There are many definitions of feminist, but to me it has always meant to be a believer and advocate of equal rights and treatment of women. Even though I consider myself a feminist, I am still in the process of learning about the many inequalities we as women face. My role as a feminist is very important in my role as a social worker and therapist. In my current position, one role that I hold is to work with depressed mothers, and the other is to work with children with behavioral issues with their parents in family therapy. In both roles, I regularly encounter social and structural inequalities, prejudices, and gender roles that negatively impact the family system and the women in the family.

Part of my work is to assist families and parents in recognizing dynamics that may be unhealthy, including traditional gender roles that make many of the depressed mothers feel “trapped.” Many of the depressed women I see are in unhealthy relationships with their spouses/partners, which often includes forms of emotional and physical abuse.  Additionally, I often find myself supporting mothers and women in trusting in their strength as a woman and empowering them to challenge the social systems in their life that may be contributing to their oppression. When working with families, I find myself assisting parents in challenging their perspectives of the roles of women and men within the family in order to create a more healthy family system. This might include helping parents challenge their beliefs in order to allow the mother to contribute equally in decision making or disciplining the children, while supporting the father in stepping back and supporting the needs of the wife by providing equal support in household chores and childcare.

How is your work with women the same as or different than your work with men?

In my position I often encounter more women than men since much of my work is exclusively with mothers. Additionally, when I work with families, many of the males are at work during the day and do not participate in the therapy sessions. However, I try to incorporate the fathers of the children in therapy as much as possible and express my belief in the importance of their participation. When I work with both parents, I often teach parenting skills to both at the same time and practice with them in session. This work is more educational and looks very similar with women/men. However, as previously mentioned, when working with families I tend to encounter many ingrained systems of belief that do not value equal rights/treatment of women, and often part of my work is to advocate for women within this context and support their needs within the family. Additionally, when working with depressed mothers, I encounter a variety of issues that are related more uniquely to women, including symptoms of depression/anxiety due to negative beliefs re: self-image, multi-generational family systems based on a dominant male figure/submissive female figure, the feeling of being unable to express themselves in the way that they want because they need to conform to traditional gender roles, and much more.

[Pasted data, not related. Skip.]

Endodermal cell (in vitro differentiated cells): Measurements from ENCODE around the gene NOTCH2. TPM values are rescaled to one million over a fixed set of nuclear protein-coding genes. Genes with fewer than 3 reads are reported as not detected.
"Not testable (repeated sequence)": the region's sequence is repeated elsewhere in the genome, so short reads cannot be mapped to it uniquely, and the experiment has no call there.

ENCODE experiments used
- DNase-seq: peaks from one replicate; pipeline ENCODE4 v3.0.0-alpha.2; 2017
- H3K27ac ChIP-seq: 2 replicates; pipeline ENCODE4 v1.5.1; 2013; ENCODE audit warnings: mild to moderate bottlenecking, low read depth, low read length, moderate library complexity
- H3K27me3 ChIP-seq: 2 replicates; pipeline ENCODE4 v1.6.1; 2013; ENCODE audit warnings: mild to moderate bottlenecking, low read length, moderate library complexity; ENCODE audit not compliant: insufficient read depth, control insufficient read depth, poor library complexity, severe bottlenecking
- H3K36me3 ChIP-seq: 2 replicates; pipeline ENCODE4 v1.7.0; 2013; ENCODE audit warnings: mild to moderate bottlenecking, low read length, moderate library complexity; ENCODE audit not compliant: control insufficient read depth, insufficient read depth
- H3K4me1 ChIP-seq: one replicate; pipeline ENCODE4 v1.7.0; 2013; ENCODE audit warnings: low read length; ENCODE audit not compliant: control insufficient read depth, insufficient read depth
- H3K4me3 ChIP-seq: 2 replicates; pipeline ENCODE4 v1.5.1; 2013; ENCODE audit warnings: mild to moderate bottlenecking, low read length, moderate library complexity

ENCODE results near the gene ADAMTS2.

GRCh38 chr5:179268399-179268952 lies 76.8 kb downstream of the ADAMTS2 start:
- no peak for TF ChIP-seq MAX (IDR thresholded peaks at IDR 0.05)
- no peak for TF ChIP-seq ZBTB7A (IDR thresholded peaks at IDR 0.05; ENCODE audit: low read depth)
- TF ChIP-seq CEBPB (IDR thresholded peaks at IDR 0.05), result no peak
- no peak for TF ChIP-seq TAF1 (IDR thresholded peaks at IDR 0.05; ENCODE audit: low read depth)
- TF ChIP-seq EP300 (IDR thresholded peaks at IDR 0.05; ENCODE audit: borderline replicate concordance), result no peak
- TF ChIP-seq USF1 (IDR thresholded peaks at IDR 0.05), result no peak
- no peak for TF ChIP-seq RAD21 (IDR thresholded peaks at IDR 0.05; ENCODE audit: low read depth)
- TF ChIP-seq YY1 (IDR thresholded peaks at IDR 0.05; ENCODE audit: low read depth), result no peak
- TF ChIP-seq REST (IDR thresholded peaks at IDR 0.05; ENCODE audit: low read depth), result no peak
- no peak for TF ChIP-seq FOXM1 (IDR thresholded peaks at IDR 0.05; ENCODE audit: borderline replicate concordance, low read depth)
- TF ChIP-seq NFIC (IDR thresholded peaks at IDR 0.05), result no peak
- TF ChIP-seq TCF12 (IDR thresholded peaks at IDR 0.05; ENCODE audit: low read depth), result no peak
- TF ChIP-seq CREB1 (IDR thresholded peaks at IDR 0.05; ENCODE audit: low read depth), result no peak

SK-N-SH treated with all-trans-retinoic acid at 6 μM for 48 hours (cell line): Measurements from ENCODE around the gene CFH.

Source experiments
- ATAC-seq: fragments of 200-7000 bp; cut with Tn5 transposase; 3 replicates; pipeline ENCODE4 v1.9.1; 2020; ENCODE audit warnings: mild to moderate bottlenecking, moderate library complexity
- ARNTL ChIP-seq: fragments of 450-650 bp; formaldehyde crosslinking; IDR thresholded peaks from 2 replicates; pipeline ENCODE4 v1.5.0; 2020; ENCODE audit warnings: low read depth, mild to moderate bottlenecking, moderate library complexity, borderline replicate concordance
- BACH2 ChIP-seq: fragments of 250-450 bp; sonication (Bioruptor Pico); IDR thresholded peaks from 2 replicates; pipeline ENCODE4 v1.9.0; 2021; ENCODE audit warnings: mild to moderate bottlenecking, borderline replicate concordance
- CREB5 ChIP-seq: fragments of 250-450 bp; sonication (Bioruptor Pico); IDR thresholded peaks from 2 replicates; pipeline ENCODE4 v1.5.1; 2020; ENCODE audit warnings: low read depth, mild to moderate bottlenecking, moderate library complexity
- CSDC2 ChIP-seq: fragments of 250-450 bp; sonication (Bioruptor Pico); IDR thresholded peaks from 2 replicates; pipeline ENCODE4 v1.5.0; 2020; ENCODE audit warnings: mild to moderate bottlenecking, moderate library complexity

How does your feminism influence how you work with families?

Feminism is very influential in my work with families. Mainly, many family systems are based on gender roles that can be unhealthy or non-supportive of both a woman’s needs/wants/desires. Many of these roles are so ingrained in our culture and in the belief system of my clients that they are unaware of its possible negative influence. When working with families, it is very common that I encounter women and men with the belief system that the father is the “head of the household,” the main disciplinarian, and has the final say in family decisions.

The voice of women and children is often overlooked and ignored. Many mothers that I see believe that they will be disrespectful to their husbands if they disagree with them, and I often work with them to create a different definition of “respect” that incorporates their rights and value while respecting their culture and religion.

Also, domestic violence is very common in the families that I work with, and often is connected to a belief system that a man is dominant and a wife should be submissive.  When working with families, I try to help all members find their voice to express their wants/needs and assist both parents in providing equal  amount of both discipline and affection for their children. Often, my work inevitably consists of helping many women make plans to try to escape from a violent and/or controlling relationship. In these cases, I also incorporate feminism by trying to help empower these women to understand their significant value and strength as a woman and person.